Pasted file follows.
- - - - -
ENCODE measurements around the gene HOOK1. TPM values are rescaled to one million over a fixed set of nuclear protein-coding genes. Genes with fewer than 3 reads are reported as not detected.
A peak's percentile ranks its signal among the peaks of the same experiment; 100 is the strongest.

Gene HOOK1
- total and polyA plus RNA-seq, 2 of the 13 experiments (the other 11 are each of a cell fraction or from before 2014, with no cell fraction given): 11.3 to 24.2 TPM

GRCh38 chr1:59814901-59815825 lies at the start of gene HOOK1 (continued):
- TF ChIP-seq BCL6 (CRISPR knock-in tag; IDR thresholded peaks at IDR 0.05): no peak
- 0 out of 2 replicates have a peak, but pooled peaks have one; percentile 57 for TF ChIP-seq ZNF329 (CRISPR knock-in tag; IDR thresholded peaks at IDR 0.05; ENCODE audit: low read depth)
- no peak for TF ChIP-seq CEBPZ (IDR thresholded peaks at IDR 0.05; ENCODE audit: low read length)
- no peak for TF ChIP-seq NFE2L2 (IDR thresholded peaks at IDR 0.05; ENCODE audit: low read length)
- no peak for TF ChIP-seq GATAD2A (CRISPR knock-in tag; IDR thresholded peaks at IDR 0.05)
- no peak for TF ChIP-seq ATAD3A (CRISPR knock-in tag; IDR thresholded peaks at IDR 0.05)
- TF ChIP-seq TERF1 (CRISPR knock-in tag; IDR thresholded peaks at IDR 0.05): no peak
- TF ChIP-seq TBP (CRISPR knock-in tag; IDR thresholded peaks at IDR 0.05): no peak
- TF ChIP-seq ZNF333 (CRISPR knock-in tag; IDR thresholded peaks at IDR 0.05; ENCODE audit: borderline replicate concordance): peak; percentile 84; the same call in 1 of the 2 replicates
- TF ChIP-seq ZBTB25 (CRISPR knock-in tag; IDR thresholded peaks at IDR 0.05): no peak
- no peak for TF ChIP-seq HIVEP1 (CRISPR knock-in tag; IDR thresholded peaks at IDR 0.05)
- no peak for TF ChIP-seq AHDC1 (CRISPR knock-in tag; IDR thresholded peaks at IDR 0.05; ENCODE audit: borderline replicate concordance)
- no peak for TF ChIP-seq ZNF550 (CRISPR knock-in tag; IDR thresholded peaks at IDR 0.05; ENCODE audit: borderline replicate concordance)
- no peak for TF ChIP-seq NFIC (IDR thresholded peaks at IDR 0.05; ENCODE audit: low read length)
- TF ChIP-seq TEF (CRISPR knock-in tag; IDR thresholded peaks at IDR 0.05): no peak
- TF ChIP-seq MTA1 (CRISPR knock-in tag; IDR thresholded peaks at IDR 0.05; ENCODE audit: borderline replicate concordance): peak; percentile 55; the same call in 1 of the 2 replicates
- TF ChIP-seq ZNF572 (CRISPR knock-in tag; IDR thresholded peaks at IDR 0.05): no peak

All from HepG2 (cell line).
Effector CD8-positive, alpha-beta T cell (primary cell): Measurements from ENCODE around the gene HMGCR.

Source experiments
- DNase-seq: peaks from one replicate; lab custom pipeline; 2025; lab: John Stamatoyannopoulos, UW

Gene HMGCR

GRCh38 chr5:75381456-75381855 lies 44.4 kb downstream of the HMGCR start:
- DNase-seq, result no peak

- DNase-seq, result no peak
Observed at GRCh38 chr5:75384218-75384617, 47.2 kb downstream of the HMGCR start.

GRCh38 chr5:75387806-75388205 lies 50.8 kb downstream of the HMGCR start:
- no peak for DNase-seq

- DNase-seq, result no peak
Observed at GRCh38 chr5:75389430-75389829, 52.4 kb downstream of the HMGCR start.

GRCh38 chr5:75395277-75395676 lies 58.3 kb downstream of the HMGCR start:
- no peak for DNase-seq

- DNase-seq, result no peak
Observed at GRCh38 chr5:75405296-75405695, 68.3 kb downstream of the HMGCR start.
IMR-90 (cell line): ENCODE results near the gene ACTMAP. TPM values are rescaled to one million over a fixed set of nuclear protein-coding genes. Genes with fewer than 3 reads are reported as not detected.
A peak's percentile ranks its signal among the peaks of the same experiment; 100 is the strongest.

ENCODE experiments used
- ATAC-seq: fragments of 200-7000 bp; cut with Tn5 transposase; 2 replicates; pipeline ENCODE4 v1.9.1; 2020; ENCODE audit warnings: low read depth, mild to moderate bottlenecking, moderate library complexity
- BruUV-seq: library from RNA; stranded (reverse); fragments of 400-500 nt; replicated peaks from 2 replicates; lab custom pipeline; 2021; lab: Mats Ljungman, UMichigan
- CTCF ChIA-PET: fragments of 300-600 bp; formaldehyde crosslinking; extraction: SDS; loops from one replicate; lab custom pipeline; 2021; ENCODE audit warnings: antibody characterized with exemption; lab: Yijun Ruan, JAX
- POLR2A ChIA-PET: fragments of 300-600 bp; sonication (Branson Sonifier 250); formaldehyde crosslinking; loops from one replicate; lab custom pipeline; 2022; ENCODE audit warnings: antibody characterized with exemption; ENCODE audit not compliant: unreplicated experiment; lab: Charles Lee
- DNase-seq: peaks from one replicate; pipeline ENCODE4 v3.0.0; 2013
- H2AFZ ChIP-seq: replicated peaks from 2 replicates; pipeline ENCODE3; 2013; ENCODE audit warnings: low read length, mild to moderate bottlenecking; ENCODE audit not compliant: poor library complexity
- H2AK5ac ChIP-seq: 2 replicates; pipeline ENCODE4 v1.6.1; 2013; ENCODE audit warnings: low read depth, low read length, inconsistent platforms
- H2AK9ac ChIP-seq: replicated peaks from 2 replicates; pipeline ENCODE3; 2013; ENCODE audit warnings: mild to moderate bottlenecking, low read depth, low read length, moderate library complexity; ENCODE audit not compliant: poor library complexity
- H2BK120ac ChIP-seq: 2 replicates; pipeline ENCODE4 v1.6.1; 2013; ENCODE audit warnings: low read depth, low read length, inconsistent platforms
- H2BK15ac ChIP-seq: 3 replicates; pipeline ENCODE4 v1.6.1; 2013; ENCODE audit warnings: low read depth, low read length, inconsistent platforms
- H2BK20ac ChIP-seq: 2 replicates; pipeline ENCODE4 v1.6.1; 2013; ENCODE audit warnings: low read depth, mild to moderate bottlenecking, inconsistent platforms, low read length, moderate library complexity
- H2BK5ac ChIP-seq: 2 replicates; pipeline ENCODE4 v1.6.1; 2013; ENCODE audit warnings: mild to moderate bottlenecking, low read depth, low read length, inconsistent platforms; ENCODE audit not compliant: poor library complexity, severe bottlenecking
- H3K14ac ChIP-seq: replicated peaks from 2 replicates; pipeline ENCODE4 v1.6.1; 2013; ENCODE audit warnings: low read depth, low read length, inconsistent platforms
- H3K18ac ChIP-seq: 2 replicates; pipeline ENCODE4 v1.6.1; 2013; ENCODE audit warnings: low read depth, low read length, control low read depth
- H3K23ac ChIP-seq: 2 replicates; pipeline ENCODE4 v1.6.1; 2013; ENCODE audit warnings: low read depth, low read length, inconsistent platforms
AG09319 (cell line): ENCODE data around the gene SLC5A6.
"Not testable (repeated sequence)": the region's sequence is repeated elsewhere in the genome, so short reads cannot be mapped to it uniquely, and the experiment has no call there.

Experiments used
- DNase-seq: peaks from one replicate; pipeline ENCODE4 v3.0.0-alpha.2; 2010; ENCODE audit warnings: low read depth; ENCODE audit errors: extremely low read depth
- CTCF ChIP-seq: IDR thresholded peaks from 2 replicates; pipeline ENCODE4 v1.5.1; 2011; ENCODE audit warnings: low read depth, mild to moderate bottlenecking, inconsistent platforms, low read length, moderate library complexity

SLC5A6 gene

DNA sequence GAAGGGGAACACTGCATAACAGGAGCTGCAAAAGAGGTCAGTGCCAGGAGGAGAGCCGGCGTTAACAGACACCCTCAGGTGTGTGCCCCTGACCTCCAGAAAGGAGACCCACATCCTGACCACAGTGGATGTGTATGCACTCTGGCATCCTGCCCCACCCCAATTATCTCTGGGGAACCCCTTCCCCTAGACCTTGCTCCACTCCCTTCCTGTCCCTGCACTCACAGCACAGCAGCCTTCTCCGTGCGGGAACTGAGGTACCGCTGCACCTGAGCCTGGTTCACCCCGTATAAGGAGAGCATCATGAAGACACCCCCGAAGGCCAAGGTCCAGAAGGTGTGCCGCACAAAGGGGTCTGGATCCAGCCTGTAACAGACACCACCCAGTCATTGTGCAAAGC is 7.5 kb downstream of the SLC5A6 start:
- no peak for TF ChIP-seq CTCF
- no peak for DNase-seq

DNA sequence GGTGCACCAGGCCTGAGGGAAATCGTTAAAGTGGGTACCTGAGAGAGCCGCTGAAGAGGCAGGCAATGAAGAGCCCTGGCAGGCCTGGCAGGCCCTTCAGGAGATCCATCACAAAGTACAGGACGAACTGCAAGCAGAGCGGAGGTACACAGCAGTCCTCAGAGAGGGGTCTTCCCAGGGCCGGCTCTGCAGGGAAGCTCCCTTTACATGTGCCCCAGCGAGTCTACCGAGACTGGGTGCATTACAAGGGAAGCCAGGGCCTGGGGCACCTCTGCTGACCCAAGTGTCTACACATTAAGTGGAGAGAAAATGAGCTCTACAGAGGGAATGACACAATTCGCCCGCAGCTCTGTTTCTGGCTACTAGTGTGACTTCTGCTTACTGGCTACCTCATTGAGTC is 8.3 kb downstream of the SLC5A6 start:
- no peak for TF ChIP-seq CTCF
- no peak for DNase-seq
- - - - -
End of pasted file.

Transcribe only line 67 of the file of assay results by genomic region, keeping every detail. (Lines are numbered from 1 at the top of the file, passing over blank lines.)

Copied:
DNA sequence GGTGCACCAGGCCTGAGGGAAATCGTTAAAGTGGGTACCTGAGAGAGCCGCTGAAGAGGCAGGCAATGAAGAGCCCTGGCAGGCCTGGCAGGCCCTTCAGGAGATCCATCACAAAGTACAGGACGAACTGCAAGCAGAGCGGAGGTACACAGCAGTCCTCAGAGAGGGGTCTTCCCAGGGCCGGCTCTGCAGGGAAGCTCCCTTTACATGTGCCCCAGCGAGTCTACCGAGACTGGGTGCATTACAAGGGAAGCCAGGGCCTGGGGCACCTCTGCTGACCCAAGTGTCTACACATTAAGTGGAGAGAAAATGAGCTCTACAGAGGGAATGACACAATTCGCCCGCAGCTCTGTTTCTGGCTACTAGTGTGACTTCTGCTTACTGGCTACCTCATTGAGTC is 8.3 kb downstream of the SLC5A6 start: